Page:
About this book
In July 1972, the U.S. Office of Naval Research identified several areas that it interpreted as being of interest to the U.S. Navy. Four of these research areas were then selected for their special importance in understanding physical processes on the ocean floor. In some of these, a great wealth of data has accumulated over the past two or three decades, but controversy exists in the interpretation of the results. In others, new techniques have re cently been devised that could lead to the collection and synthesis of new information. There was yet a third area in which little study had been undertaken and the results available appeared of great potential importance. The latter subject constitutes the title of this volume. To assess the information available and to facilitate plans for further research in the fields of interest that had been identified, the U.S. Office of Naval Research sponsored four symposia. The first was held in November 1972 at the University of California Con ference Center, Lake Arrowhead. The title of the symposium was "Natural Gases in Marine Sediments and Their Mode of Distribution". Twenty lectures were presented over a three-day period. All but two participants at this symposium subsequently submitted papers, which are published in this volume. In addition, Dr. K.O. Emery, who did not attend the symposium, supplied a manuscript on a topic most re levant to the subject matter discussed.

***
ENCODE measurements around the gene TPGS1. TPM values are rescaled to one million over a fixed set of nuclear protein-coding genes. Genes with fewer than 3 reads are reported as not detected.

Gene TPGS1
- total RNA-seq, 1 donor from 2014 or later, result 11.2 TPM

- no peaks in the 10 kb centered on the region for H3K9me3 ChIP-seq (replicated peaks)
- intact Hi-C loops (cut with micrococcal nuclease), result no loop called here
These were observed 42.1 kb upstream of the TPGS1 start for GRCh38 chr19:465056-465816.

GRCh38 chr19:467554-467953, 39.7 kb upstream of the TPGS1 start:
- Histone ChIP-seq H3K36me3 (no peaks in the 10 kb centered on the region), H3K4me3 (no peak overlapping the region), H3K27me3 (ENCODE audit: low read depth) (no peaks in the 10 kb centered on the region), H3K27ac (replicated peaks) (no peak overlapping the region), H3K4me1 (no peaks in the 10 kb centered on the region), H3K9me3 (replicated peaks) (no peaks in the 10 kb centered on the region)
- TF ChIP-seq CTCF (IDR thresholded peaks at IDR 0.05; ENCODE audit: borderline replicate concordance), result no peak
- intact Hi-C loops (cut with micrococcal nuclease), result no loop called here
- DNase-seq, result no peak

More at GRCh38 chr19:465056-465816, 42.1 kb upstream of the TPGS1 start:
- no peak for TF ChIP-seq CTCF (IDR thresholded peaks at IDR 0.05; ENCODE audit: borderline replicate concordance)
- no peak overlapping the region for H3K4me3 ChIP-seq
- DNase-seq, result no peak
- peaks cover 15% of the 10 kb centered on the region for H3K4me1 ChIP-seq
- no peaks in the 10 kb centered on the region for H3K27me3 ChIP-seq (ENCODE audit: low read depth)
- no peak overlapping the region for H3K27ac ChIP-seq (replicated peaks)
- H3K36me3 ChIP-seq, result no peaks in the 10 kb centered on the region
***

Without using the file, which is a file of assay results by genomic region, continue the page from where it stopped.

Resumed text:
Coast formation marine ocean research sediment